DeSantis says he supports open carry in audio recorded from gun rights group

Bills moving through Florida’s Legislature have been criticized for excluding open carry.
Florida Gov. Ron DeSantis' office declined to comment on whether the recording, in which he says he supports allowing Floridians to openly carry guns in public, was authentic.
Florida Gov. Ron DeSantis' office declined to comment on whether the recording, in which he says he supports allowing Floridians to openly carry guns in public, was authentic. [ SPENCER PLATT | Getty Images North America ]
Published March 3|Updated March 3

Gov. Ron DeSantis was recorded Thursday telling a member of a gun rights group that he supports allowing Floridians to openly carry guns in public — a measure that has been publicly opposed by some law enforcement officials and that would go further than any bill now filed for the upcoming legislative session.

Luis Valdes, Florida director of Gun Owners of America, said he asked DeSantis at a book tour stop in Jacksonville Beach whether he would support open carry and if he would have it added to current bills.

“Yeah, absolutely,” DeSantis is heard to say during a 10-second interaction recorded by Valdes and shared with the Times. “I don’t think they’re going to do it, but I would absolutely.”

The governor’s office declined to comment on whether the recording was authentic, saying that the state office did not coordinate book appearances.

“The governor strongly supports the constitutional right of Americans to bear arms, and he has repeatedly stated publicly that he hopes to sign constitutional carry legislation this year,” said Bryan Griffin, a spokesperson for the governor.

Griffin also highlighted an August comment from DeSantis in which he said he’s in support of “constitutional carry” but “it really requires the Legislature to get it to my desk.”

DeSantis last year announced support for bringing “constitutional carry” to Florida, which is a term that Second Amendment advocates use to refer to the ability to carry a weapon without a permit. The 25 states that have permitless carry allow both concealed and open carry of weapons in public.

But when Florida’s legislation was filed, some gun rights supporters were dismayed to see that it allowed only for permitless concealed carry.

The legislation would allow people to skip current concealed carry permit requirements that include weapons training, a background check and fingerprinting, along with a fee of $97 for first-time Floridian applicants. People who otherwise cannot carry a weapon would still be prohibited from doing so.

Gun safety advocates have raised concerns that the lack of an additional background check could cause some people to fall through the cracks and that not requiring training will make communities less safe.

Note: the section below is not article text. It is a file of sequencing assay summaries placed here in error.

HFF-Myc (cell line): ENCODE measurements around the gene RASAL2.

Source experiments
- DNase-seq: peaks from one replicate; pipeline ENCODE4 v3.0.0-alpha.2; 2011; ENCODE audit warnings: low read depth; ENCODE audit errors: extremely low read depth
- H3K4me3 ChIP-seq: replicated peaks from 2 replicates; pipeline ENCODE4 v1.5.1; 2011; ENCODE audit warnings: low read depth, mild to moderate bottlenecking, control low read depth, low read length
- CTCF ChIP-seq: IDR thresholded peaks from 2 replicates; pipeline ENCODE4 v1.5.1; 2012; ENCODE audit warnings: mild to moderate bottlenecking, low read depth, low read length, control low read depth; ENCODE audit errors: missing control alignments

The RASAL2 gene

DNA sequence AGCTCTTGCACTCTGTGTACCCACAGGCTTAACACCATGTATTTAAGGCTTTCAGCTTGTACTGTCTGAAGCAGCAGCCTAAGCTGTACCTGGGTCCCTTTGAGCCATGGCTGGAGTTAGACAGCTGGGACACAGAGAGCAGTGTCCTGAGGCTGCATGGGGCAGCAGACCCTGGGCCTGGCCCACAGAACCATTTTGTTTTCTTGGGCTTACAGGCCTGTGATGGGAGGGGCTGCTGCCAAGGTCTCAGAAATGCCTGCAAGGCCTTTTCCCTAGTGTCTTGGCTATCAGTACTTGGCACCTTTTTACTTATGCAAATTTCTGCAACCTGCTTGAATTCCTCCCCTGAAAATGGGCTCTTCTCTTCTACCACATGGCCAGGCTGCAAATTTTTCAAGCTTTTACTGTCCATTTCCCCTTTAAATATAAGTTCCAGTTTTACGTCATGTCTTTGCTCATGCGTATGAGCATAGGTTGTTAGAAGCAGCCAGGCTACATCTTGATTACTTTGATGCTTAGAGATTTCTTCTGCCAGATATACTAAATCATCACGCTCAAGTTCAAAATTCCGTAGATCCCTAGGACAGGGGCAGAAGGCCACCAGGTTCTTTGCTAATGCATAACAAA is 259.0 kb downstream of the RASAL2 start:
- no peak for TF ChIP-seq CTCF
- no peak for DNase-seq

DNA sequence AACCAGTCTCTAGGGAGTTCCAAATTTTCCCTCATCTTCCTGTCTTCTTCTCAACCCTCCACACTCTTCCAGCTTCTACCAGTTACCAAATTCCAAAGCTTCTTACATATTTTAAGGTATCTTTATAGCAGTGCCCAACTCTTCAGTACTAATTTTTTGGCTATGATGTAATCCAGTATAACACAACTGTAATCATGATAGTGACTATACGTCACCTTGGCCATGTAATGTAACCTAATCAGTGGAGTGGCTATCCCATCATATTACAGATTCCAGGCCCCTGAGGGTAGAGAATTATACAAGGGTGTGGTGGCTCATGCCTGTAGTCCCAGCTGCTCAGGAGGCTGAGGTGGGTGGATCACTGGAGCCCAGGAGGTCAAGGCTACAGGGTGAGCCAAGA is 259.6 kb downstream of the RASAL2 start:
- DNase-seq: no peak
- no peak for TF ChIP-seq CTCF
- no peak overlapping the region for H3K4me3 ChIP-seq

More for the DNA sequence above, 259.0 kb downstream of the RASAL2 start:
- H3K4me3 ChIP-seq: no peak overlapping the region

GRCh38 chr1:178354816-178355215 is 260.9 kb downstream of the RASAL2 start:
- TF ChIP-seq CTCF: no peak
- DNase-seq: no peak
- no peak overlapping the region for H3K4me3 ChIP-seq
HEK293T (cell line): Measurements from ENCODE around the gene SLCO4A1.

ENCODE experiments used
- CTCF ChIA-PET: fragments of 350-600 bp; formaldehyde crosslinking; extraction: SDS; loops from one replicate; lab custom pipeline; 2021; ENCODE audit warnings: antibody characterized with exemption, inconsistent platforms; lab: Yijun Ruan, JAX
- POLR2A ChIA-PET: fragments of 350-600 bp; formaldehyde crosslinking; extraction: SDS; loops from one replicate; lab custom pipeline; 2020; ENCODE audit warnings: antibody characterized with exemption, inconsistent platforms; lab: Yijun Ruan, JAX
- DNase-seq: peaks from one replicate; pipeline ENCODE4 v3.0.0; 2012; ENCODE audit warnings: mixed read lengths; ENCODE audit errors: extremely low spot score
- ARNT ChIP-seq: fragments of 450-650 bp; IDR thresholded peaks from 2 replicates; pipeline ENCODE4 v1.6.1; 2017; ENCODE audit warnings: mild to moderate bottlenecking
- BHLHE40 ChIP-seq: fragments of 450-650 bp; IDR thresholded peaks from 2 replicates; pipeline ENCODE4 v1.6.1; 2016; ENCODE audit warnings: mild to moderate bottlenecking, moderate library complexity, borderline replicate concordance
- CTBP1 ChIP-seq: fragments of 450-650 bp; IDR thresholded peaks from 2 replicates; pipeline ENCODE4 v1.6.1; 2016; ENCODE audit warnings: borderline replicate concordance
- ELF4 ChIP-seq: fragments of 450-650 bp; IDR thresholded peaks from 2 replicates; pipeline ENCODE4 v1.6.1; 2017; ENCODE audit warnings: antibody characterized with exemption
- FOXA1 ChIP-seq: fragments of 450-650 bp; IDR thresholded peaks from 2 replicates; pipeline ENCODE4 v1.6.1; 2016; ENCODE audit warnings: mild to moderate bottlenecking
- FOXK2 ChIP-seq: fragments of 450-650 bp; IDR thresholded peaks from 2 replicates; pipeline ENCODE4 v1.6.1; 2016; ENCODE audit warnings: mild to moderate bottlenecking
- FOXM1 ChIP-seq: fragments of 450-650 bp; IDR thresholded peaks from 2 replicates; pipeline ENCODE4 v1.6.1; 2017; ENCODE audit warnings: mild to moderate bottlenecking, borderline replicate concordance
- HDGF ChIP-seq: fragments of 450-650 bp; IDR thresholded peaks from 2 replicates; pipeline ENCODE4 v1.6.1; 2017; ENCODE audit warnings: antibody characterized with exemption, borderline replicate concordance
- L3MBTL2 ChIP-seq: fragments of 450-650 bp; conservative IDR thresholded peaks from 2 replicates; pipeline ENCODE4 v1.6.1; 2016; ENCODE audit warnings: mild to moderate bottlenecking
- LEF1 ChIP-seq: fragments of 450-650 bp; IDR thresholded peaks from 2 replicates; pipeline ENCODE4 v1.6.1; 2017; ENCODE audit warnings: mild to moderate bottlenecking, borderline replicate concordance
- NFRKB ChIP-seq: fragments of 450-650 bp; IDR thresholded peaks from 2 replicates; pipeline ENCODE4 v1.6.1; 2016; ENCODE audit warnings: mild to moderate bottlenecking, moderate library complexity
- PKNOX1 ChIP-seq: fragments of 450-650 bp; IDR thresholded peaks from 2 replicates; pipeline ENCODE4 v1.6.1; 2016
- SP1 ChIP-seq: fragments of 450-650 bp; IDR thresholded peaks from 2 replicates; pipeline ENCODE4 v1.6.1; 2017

Before Florida’s legislative session even officially begins, the bill is ready to go to the House floor for a vote, and has only one other committee stop in the Senate. It has been voted for on strict party lines, with Republicans in favor and Democrats against.

Though Florida’s legislative leaders and the bill sponsors have praised the legislation as being an expansion of Second Amendment constitutional rights, members of pro-gun groups have criticized the Republican-dominated Legislature for failing to match other states when it comes to open carry.

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Senate President Kathleen Passidomo did not respond to emails Friday asking for comment on the recording of the governor. A spokesperson for House Speaker Paul Renner said Renner has consistently stated his support for expanding constitutional rights, and that the permitless carry bill is a “significant win.”

Florida is one of the few states to prohibit open carry of weapons in nearly all circumstances. New York and Illinois also prohibit open carry. It is largely prohibited in California as well, though a small carve-out exists for counties with fewer than 200,000 people, according to the U.S. Concealed Carry Association.

Valdes, the Gun Owners of America director, has been outspoken that the permitless carry bill does not go far enough and has worked to get lawmakers to adopt open carry legislation. He has previously said that if the governor was a strong supporter of open carry, he could get the Legislature to act.

On Friday, Valdes said he hopes the governor’s recorded statement will do just that.

In Florida, it’s a third-degree felony to record another person without their knowledge. However, consent is not required for the recording of an oral communication of a person who does not have a reasonable expectation of privacy, such as at a public meeting.

At the bill’s Senate committee stop on Feb. 20, Pinellas County Sheriff Bob Gualtieri, the chairperson of the Florida Sheriffs Association Legislative Committee, expressed his support for the permitless carry measure but reiterated that he’s “a staunch opponent of open carry in Florida.”

In a text Friday responding to a question about DeSantis’ support of open carry legislation, Gualtieri said he wouldn’t address a hypothetical. He said if the permitless carry bill was amended to address open carry they would discuss it at that point. He said the Florida Sheriffs Association has no official position on open carry.